In his excellent book, Defending Traditional Marriage, Dr. Willard F. Harley, Jr. cuts to the chase with his answer to the question: “Whose responsibility is it to defend traditional marriage?” According to Dr. Harley, “It starts with you.”
This got me to thinking about past conversations I’ve had with people who believe differently than I do on the importance of preserving and defending traditional marriage. They believe traditional marriage is outmoded, a construct of narrow-minded Christians.
We’ve all met people who believe this way, and Dr. Harley says their viewpoint is winning in the public square today.
If so, God’s people have an opportunity to turn the tide by imitating Christ’s example in Matthew 19. Jesus was approached by some Pharisees with questions about divorce. The Message Bible tells the story of what happened:
One day the Pharisees were badgering him: “Is it legal for a man to divorce his wife for any reason?” He answered, “Haven’t you read in your Bible that the Creator originally made man and woman for each other, male and female? And because of this, a man leaves father and mother and is firmly bonded to his wife, becoming one flesh—no longer two bodies but one. Because God created this organic union of the two sexes, no one should desecrate his art by cutting them apart.” (v. 3-6)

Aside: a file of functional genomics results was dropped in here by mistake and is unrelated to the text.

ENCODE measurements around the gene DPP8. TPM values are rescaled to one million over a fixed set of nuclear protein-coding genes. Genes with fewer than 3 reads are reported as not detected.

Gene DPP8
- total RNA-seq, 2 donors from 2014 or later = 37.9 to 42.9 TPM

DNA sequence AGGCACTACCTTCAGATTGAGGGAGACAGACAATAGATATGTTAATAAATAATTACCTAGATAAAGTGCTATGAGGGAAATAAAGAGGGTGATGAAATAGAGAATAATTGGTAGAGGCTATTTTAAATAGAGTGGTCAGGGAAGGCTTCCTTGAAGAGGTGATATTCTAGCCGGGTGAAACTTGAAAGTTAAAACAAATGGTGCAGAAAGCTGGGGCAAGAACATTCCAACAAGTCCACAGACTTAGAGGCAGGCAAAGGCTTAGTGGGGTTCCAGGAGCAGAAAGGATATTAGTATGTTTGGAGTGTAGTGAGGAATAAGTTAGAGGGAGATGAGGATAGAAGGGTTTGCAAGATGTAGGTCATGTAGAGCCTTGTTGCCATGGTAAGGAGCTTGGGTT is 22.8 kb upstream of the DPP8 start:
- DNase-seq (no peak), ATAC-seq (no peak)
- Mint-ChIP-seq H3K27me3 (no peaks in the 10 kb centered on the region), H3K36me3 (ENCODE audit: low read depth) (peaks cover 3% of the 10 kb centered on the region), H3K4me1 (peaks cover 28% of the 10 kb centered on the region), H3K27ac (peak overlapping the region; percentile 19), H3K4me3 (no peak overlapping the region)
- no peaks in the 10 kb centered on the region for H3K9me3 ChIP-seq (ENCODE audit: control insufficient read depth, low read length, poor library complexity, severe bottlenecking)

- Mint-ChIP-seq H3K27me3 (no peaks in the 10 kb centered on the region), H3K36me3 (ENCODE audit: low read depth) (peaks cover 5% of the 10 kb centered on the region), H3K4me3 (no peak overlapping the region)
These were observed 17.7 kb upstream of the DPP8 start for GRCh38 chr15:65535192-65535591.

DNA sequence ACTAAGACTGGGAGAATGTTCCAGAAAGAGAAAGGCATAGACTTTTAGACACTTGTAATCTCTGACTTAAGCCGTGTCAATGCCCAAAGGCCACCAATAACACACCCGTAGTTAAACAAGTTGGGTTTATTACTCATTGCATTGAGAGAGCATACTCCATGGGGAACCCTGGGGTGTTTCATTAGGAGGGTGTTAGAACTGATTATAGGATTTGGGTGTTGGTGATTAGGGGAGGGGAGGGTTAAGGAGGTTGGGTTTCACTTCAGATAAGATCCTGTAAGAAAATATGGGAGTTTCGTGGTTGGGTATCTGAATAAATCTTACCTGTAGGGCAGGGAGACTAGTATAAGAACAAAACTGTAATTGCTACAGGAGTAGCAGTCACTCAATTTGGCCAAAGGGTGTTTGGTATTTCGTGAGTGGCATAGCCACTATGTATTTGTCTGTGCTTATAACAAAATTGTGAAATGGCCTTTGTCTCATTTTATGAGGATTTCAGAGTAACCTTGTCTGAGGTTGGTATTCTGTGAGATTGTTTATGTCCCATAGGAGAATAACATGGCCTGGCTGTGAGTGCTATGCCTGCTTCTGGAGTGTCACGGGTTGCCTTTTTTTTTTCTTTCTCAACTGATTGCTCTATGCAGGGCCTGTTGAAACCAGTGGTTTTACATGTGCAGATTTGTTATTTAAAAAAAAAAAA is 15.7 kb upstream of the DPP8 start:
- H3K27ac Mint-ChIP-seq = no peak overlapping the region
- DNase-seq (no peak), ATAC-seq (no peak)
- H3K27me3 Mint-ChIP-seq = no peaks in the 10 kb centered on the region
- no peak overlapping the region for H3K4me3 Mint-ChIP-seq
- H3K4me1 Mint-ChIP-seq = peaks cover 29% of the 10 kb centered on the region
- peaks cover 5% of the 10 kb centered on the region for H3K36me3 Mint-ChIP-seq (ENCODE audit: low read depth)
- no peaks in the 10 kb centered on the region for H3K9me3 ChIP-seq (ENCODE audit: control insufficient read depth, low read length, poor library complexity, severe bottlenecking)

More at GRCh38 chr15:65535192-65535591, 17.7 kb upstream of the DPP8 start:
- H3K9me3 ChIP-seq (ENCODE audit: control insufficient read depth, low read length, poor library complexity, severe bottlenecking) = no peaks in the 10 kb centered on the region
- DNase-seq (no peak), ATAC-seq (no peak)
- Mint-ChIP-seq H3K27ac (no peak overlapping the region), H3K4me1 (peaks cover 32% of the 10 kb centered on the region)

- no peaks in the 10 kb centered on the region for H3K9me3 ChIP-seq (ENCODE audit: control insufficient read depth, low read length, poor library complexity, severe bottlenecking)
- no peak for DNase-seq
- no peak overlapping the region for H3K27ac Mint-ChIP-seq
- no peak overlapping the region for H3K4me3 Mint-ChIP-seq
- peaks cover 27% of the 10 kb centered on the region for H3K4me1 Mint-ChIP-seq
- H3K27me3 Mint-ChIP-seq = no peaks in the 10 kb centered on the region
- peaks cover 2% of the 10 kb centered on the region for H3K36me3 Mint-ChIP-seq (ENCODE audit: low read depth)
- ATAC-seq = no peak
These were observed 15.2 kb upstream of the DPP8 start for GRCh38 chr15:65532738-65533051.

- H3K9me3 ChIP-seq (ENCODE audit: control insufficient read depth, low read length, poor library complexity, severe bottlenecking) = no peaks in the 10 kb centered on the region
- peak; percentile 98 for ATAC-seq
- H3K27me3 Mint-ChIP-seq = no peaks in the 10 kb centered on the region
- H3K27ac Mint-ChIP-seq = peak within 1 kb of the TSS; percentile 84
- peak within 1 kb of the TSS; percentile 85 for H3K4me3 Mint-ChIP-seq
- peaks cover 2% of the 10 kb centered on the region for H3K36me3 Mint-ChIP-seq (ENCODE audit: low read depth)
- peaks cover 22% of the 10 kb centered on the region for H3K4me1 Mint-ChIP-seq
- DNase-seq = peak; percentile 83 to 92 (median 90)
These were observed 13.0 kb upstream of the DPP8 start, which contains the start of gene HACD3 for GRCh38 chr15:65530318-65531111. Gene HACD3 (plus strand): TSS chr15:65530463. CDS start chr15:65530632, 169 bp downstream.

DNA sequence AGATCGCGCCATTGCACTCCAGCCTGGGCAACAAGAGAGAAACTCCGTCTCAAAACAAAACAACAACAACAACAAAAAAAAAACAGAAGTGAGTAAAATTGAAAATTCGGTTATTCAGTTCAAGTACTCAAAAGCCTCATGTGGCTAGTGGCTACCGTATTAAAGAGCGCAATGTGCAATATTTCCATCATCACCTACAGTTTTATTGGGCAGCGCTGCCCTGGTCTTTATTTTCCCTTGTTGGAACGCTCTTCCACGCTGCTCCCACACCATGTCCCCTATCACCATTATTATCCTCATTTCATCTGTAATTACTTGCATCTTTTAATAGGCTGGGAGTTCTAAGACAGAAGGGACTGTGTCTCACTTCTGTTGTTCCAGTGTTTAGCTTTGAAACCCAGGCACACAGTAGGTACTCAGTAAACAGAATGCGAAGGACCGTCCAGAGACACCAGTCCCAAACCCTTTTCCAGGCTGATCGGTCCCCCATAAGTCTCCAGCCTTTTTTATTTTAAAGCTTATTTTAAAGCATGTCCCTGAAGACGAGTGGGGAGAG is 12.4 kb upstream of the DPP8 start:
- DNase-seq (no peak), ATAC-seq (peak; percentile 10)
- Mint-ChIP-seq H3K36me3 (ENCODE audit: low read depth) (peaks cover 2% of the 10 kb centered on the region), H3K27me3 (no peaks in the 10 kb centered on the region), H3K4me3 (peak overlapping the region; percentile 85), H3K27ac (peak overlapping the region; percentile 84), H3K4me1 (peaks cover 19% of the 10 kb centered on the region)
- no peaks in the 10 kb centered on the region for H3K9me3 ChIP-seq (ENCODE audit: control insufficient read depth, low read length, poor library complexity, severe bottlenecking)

I love the way these verses demonstrate God’s ideal creation—in Dr. Harley’s words: “a permanent and sexually exclusive relationship of extraordinary care between one man and one woman.” Jesus knew that the institution of marriage represented the very foundation of human social order. Righteous and just governments, the welfare of children, healthy church bodies, profitable businesses, etc., are all dependent on the health and stability of the marriage institution. He honored and glorified God by making this point clear.
This passage also illustrates the value of carrying one’s self with honesty, openness and courage. Jesus not only set the record straight about marriage and divorce, He also modeled something Christians need in today’s marriage-unfriendly culture. Defending traditional marriage will be uncomfortable and challenging in many settings. But it’s worth believing in and standing up for.
Next week I’ll offer several practical tips you and I can use at the intersection of faith and culture to defend traditional marriage. Our response to all who would seek to broaden and modernize the definition of marriage must be both truthful and full of grace. The well being of the family and nation hangs in the balance. Speaking in its defense begins with us.
If you have suggestions and tips to offer, I’d love to hear about them. Please feel free to email me at firstname.lastname@example.org.
Okay, that’s it. Stay awesome in Christ. Good things are coming!